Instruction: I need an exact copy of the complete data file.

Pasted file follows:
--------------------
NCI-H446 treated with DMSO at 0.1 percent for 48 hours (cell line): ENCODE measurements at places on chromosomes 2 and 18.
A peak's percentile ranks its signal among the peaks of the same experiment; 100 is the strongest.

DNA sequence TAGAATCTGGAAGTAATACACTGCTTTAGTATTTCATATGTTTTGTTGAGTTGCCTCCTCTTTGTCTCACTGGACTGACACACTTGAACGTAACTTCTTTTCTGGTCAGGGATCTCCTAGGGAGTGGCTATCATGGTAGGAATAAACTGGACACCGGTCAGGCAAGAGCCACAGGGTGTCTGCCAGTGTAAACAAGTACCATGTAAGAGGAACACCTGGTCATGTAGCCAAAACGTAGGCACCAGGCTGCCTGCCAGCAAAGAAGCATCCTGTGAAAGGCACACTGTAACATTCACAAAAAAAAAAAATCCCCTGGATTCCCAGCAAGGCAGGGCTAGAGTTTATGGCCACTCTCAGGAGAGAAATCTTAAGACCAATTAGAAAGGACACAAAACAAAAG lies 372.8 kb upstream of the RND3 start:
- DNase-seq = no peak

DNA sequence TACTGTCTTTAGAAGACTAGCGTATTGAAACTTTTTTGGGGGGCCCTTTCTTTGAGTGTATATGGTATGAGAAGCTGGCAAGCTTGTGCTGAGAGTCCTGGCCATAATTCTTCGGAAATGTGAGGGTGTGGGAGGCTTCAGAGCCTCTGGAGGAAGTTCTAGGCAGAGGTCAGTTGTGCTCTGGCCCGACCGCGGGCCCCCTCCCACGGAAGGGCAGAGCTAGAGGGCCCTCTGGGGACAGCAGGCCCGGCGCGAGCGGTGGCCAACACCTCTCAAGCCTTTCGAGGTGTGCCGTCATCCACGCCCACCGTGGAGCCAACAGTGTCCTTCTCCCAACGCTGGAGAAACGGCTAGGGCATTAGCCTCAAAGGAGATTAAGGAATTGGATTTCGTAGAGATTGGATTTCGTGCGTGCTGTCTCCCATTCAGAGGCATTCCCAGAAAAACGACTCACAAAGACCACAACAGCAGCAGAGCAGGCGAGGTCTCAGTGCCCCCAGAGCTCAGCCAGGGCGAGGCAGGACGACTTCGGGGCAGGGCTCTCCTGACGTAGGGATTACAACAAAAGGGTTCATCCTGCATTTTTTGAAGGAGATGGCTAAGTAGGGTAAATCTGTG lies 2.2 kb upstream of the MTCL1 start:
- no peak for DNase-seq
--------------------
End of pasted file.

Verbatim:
NCI-H446 treated with DMSO at 0.1 percent for 48 hours (cell line): ENCODE measurements at places on chromosomes 2 and 18.
A peak's percentile ranks its signal among the peaks of the same experiment; 100 is the strongest.

DNA sequence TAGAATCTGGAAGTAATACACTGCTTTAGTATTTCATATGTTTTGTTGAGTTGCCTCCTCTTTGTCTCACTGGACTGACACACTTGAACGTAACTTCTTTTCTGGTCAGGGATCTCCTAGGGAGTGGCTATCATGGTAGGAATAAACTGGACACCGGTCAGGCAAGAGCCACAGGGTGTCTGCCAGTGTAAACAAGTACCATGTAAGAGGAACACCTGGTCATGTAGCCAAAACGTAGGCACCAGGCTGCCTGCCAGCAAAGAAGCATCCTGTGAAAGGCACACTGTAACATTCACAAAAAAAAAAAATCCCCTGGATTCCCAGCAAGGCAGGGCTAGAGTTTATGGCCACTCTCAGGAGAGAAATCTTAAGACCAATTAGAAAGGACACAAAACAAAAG lies 372.8 kb upstream of the RND3 start:
- DNase-seq = no peak

DNA sequence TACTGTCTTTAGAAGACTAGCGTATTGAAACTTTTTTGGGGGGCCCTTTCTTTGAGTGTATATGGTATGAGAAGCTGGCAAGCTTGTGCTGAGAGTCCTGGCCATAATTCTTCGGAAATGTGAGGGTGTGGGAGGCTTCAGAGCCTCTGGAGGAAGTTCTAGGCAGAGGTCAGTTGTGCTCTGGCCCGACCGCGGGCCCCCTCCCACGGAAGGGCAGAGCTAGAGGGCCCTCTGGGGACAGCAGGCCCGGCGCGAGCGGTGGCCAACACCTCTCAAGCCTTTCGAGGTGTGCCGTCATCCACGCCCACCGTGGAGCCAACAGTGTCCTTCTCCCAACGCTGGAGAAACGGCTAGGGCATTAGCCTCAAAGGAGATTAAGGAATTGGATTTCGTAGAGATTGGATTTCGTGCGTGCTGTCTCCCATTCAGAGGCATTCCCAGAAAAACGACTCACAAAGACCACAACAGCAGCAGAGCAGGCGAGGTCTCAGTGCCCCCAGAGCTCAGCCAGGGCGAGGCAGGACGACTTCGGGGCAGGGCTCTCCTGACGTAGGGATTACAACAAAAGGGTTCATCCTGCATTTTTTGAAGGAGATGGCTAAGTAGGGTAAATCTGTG lies 2.2 kb upstream of the MTCL1 start:
- no peak for DNase-seq